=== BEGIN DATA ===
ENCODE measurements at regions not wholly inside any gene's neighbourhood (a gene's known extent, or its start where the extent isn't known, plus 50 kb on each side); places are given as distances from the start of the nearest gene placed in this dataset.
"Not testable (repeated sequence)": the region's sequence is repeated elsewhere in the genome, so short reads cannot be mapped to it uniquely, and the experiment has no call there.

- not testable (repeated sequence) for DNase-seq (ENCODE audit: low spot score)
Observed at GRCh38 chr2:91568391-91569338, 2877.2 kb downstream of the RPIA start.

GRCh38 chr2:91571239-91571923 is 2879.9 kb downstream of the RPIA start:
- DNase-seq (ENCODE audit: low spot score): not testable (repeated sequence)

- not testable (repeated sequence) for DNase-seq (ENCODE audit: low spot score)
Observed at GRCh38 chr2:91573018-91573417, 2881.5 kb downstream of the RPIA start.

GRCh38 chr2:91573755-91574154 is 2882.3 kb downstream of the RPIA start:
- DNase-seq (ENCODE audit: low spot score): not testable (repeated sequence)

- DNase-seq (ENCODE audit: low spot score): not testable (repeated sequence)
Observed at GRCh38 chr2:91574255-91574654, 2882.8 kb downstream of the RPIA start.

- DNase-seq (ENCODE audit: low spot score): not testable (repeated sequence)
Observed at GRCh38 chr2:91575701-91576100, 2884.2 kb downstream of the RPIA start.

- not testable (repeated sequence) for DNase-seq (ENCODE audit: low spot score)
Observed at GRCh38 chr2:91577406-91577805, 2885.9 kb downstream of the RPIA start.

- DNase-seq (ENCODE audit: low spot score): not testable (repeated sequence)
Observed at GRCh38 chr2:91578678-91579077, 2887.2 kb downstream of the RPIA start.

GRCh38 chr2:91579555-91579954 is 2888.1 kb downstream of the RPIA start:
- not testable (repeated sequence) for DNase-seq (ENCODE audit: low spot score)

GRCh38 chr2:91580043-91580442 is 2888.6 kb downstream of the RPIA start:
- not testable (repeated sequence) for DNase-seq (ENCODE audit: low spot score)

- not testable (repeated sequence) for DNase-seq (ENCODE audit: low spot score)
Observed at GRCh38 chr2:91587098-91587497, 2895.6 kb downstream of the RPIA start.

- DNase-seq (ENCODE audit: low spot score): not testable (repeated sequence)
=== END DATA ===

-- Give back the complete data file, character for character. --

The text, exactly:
ENCODE measurements at regions not wholly inside any gene's neighbourhood (a gene's known extent, or its start where the extent isn't known, plus 50 kb on each side); places are given as distances from the start of the nearest gene placed in this dataset.
"Not testable (repeated sequence)": the region's sequence is repeated elsewhere in the genome, so short reads cannot be mapped to it uniquely, and the experiment has no call there.

- not testable (repeated sequence) for DNase-seq (ENCODE audit: low spot score)
Observed at GRCh38 chr2:91568391-91569338, 2877.2 kb downstream of the RPIA start.

GRCh38 chr2:91571239-91571923 is 2879.9 kb downstream of the RPIA start:
- DNase-seq (ENCODE audit: low spot score): not testable (repeated sequence)

- not testable (repeated sequence) for DNase-seq (ENCODE audit: low spot score)
Observed at GRCh38 chr2:91573018-91573417, 2881.5 kb downstream of the RPIA start.

GRCh38 chr2:91573755-91574154 is 2882.3 kb downstream of the RPIA start:
- DNase-seq (ENCODE audit: low spot score): not testable (repeated sequence)

- DNase-seq (ENCODE audit: low spot score): not testable (repeated sequence)
Observed at GRCh38 chr2:91574255-91574654, 2882.8 kb downstream of the RPIA start.

- DNase-seq (ENCODE audit: low spot score): not testable (repeated sequence)
Observed at GRCh38 chr2:91575701-91576100, 2884.2 kb downstream of the RPIA start.

- not testable (repeated sequence) for DNase-seq (ENCODE audit: low spot score)
Observed at GRCh38 chr2:91577406-91577805, 2885.9 kb downstream of the RPIA start.

- DNase-seq (ENCODE audit: low spot score): not testable (repeated sequence)
Observed at GRCh38 chr2:91578678-91579077, 2887.2 kb downstream of the RPIA start.

GRCh38 chr2:91579555-91579954 is 2888.1 kb downstream of the RPIA start:
- not testable (repeated sequence) for DNase-seq (ENCODE audit: low spot score)

GRCh38 chr2:91580043-91580442 is 2888.6 kb downstream of the RPIA start:
- not testable (repeated sequence) for DNase-seq (ENCODE audit: low spot score)

- not testable (repeated sequence) for DNase-seq (ENCODE audit: low spot score)
Observed at GRCh38 chr2:91587098-91587497, 2895.6 kb downstream of the RPIA start.

- DNase-seq (ENCODE audit: low spot score): not testable (repeated sequence)